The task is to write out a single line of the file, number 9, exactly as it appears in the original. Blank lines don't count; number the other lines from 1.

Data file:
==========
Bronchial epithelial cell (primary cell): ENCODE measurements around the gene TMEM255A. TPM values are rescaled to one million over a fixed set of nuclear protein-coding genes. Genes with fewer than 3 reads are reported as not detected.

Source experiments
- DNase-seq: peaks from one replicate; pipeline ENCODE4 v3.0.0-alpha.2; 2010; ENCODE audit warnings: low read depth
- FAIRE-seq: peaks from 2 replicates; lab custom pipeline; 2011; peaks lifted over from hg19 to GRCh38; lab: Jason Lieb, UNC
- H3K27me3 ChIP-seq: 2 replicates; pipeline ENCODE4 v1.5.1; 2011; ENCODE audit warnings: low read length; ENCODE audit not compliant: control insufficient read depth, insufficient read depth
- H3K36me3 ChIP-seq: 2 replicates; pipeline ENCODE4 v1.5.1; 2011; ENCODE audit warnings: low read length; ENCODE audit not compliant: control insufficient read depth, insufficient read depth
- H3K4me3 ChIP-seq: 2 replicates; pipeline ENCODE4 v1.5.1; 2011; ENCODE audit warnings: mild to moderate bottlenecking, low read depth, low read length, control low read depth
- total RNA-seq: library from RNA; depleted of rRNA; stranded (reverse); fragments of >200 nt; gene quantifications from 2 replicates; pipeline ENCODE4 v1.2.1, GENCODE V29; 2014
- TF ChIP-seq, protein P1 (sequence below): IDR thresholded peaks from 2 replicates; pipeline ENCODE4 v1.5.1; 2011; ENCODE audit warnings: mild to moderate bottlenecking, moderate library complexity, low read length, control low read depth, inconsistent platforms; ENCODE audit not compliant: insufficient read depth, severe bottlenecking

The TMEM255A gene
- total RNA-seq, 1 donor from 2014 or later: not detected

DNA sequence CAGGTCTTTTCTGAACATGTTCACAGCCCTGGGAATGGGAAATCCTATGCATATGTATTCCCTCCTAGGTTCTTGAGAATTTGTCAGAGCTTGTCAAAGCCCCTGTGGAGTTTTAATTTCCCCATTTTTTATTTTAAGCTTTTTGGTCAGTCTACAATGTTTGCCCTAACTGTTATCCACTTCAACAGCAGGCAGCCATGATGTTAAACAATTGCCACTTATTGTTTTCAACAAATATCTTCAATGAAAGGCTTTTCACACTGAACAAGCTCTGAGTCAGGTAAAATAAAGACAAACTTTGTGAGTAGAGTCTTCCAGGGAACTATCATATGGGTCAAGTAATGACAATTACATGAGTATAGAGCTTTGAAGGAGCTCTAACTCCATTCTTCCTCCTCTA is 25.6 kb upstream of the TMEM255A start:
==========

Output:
- TF ChIP-seq, protein P1 (sequence below): IDR thresholded peaks from 2 replicates; pipeline ENCODE4 v1.5.1; 2011; ENCODE audit warnings: mild to moderate bottlenecking, moderate library complexity, low read length, control low read depth, inconsistent platforms; ENCODE audit not compliant: insufficient read depth, severe bottlenecking